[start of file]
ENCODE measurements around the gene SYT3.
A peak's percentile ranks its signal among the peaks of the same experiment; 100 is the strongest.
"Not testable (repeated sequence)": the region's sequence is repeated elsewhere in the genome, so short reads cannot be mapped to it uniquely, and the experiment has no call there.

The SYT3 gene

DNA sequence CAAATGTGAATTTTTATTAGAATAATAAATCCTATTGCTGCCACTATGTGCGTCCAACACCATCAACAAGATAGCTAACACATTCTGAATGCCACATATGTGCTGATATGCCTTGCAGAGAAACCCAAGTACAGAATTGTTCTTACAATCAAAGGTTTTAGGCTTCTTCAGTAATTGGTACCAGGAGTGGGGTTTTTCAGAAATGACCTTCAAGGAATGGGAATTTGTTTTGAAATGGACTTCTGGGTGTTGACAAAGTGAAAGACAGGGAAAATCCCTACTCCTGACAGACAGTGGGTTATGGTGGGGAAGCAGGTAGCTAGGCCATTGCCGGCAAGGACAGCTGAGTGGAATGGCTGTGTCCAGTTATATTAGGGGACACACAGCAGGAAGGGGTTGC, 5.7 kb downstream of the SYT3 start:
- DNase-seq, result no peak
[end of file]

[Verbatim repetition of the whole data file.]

ENCODE measurements around the gene SYT3.
A peak's percentile ranks its signal among the peaks of the same experiment; 100 is the strongest.
"Not testable (repeated sequence)": the region's sequence is repeated elsewhere in the genome, so short reads cannot be mapped to it uniquely, and the experiment has no call there.

The SYT3 gene

DNA sequence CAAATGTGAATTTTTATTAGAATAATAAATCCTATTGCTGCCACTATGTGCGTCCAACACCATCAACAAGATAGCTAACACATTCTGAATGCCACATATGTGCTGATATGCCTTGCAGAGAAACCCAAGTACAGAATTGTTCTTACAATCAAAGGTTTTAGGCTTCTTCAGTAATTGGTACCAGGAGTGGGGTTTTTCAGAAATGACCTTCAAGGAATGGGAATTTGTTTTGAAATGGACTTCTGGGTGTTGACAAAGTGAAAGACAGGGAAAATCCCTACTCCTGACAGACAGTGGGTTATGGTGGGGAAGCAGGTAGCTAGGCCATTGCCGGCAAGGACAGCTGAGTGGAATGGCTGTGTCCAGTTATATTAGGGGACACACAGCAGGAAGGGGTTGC, 5.7 kb downstream of the SYT3 start:
- DNase-seq, result no peak